The Washington Post reports on how IBM and Microsoft lobbied to stop software patent reform.
But large software companies had other ideas. A September letter signed by IBM, Microsoft and several dozen other firms made the case against expanding the program. The proposal, they wrote, “could harm U.S. innovators by unnecessarily undermining the rights of patent holders. Subjecting data processing patents to the CBM program would create uncertainty and risk that discourage investment in any number of fields where we should be trying to spur continued innovation.”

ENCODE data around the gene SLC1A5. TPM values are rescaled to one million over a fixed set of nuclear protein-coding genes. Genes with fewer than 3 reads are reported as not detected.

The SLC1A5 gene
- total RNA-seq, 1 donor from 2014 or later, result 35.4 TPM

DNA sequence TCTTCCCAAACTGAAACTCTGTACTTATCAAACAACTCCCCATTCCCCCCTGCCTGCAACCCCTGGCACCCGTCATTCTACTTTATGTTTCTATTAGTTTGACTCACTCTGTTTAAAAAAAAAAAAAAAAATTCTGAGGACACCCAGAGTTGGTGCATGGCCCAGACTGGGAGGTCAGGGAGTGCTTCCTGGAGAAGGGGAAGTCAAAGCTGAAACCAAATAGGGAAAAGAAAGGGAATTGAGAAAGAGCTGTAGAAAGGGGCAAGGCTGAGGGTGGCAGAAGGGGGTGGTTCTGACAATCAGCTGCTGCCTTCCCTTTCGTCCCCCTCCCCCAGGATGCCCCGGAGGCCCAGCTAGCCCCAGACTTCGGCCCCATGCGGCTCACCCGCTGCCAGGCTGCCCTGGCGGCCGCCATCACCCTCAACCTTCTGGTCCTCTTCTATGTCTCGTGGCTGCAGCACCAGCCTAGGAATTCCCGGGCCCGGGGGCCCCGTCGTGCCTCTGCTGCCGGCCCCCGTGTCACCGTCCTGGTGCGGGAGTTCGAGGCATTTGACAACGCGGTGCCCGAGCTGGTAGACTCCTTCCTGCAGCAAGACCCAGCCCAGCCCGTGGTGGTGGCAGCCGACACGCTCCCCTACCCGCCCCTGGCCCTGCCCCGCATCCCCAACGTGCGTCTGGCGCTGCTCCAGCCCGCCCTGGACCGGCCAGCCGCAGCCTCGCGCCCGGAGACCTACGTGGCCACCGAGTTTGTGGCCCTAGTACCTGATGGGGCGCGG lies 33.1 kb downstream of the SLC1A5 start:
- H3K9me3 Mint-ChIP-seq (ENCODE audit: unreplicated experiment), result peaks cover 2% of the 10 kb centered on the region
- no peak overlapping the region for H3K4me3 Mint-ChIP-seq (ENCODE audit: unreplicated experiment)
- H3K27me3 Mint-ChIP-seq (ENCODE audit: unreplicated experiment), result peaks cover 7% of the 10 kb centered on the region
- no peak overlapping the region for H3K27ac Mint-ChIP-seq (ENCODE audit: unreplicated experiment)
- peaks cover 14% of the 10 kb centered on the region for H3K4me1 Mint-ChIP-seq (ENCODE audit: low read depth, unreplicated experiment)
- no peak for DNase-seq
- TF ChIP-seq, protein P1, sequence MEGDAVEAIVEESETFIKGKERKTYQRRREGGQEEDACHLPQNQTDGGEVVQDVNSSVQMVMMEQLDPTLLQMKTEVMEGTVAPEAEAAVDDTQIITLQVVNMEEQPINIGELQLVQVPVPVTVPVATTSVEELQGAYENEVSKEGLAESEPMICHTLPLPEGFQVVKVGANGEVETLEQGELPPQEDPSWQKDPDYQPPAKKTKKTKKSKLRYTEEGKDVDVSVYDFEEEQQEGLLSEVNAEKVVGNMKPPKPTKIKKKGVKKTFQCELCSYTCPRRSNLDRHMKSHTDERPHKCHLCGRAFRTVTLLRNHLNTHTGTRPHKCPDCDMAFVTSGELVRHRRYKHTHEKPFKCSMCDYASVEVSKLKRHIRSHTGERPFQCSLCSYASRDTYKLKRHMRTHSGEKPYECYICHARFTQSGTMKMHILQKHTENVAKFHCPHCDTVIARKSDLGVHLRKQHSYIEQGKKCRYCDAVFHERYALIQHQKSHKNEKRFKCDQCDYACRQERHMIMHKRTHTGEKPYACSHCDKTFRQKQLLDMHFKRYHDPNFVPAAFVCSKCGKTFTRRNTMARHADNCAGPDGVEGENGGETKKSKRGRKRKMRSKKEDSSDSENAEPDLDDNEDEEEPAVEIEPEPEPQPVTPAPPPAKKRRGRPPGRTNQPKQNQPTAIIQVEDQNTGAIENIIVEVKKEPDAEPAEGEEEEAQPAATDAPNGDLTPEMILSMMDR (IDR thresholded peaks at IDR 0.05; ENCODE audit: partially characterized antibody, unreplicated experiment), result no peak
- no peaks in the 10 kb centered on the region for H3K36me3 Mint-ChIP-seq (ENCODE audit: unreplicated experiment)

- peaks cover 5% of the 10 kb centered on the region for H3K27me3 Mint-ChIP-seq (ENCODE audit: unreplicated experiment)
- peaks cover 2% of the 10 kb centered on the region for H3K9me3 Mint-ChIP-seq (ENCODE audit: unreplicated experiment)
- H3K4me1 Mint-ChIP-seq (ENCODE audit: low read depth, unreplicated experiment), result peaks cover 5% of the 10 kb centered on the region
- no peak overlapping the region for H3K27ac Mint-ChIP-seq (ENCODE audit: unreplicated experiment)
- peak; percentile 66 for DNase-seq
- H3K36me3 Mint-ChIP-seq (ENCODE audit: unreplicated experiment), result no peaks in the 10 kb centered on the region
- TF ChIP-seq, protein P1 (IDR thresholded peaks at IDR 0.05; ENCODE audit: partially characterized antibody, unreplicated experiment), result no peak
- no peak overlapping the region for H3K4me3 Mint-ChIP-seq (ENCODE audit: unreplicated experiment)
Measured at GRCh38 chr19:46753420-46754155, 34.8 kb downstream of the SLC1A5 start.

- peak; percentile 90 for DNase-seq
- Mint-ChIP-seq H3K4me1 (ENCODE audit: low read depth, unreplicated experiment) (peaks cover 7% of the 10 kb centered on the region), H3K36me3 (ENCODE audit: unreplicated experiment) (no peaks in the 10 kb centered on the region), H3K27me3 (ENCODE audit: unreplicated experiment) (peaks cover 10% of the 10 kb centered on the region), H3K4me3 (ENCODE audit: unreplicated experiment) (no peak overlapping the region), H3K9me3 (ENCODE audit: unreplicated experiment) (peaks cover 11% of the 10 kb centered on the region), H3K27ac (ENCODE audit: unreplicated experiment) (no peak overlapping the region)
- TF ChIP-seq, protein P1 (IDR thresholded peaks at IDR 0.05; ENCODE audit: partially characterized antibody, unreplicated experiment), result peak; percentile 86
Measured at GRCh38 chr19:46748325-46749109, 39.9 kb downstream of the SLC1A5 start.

Of course, advocates of the program disagree. They point out that software patents are disproportionately responsible for the recent rise of patent litigation. The fact that technology startups almost inevitably face patent threats is itself a significant disincentive for innovation. So it’s far from clear that subjecting software patents to greater scrutiny would be bad for innovation.
Other notable companies involved include 3M, Adobe, Dolby, DuPont, Eli Lilly, General Electric, Johnson & Johnson, Procter & Gamble, Qualcomm and Xerox. View the letter and list of companies opposing CBM expansion.